For the supply of feed during the crop failure of 1911-12, the government spent 9-12 million rubles, issued loans for food (for example, in Siberia they issued 300 rubles per cow allowance), 16 thousand horses were distributed on favorable terms. Public work for peasants as an experiment decided this time to make the main form of assistance. 42 million rubles were allocated for their implementation, with 84% of the amount spent on wages. The hungry were provided with 222 million meals, under the guidance of priests and teachers in the Volga region alone, more than 7 thousand canteens were opened in schools, where 24 million lunches were provided to children. In general, the campaign was carried out at on a gargantuan level – and it is interesting to note that the state, who were in full control over the situation in both 1901 and 1911, managed to prevent starvation.

Thus, it can be seen that by the beginning of the twentieth century, the state had formed an integrated system of redistribution of food resources, which functioned effectively during periods of crop failure and with the depletion of bread in peasant farms. In addition, measures were constantly taken to support residents of the territories affected by crop failure. The Russian public actively participated in helping the victims, which caused widespread development of charity, and the formation of effective structures for providing assistance to the population. After 1892, deaths from starvation were avoided even under the most unfavorable conditions (such as the “revolutionary situation” of the mid-1900s).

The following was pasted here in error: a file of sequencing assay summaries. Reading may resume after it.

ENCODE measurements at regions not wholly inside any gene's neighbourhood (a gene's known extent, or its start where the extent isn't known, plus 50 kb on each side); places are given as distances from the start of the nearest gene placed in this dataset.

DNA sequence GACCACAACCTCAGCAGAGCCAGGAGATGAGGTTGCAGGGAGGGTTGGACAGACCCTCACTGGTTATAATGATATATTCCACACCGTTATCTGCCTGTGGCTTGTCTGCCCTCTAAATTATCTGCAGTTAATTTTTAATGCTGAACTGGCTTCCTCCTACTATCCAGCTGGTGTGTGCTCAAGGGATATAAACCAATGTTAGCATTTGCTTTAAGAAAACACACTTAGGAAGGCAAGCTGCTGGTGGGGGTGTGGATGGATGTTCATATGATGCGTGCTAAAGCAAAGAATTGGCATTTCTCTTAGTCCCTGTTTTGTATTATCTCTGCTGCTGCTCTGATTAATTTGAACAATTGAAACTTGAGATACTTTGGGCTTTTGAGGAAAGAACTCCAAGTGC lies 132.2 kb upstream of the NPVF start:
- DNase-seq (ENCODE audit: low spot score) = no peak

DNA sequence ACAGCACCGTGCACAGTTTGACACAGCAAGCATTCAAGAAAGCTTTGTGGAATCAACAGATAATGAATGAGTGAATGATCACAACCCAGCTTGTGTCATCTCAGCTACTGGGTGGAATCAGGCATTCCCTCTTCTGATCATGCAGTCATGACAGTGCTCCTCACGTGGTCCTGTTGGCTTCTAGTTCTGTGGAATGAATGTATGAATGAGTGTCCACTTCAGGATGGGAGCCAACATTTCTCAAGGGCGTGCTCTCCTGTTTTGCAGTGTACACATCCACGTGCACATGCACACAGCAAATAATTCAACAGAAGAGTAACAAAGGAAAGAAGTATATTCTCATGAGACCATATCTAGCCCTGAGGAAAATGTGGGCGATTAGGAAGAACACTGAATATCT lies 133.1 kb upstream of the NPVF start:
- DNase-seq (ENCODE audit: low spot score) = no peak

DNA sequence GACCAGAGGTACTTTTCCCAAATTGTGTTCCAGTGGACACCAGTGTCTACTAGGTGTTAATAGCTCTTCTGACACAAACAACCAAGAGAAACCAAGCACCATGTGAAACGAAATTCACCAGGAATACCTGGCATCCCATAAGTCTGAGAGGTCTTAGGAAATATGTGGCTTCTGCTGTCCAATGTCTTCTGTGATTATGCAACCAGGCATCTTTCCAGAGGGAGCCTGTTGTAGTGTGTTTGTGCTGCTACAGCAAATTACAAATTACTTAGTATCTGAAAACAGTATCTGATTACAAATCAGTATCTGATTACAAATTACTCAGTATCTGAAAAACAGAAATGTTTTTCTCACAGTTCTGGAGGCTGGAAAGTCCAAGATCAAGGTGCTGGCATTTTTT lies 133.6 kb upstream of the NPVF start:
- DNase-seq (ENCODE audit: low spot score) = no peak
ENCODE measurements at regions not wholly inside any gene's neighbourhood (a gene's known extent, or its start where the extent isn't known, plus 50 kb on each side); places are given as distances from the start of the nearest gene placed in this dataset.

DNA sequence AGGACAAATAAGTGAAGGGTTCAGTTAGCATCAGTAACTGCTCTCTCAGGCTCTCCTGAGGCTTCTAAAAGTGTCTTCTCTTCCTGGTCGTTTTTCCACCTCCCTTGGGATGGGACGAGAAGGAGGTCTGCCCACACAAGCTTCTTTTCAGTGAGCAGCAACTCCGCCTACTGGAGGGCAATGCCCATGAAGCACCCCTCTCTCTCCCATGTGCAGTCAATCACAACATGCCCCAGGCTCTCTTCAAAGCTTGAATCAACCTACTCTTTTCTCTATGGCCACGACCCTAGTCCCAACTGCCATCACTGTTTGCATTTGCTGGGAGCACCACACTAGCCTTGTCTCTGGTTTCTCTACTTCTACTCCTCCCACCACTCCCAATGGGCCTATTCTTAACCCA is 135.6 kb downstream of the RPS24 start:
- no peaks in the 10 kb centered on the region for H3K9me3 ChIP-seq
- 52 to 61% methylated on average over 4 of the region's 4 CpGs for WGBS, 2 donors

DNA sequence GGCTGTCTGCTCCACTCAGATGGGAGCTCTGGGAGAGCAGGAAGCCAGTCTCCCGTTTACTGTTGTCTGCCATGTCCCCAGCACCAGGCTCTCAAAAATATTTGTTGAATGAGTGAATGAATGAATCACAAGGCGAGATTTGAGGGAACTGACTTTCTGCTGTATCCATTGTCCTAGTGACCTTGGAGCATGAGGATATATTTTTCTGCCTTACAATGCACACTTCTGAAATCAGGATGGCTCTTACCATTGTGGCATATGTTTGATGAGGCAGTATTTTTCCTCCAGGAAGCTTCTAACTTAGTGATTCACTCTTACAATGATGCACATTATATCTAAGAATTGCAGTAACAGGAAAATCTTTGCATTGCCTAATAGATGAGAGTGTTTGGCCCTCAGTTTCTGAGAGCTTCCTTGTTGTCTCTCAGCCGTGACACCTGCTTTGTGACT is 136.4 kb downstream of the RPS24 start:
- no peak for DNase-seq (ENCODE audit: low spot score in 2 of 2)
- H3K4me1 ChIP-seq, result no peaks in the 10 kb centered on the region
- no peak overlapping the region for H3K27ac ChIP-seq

Source: Petr Multatuli

© Paul Gilbert. 27 April 2020

Nicholas II Vintage Newsreels No. 1 – 5

No. 1 – Emperor Nicholas II in Crimea. Easter 1916

For Orthodox Christians, the annual Orthodox feast is Easter, which is celebrated lavishly with family. On that day, all the children of God are equal.

If possible, Emperor Nicholas II and his family spent Easter at Livadia. The Emperor and Empress greeted the entire household with the traditional three kisses of blessing, welcome and joy. To members of the Court and the Imperial Guard, the sovereigns gave their famous Easter eggs. Some were simple: exquisitely painted eggshells from which the yolk had been drawn through tiny pinholes. Others were more elaborate created by Faberge.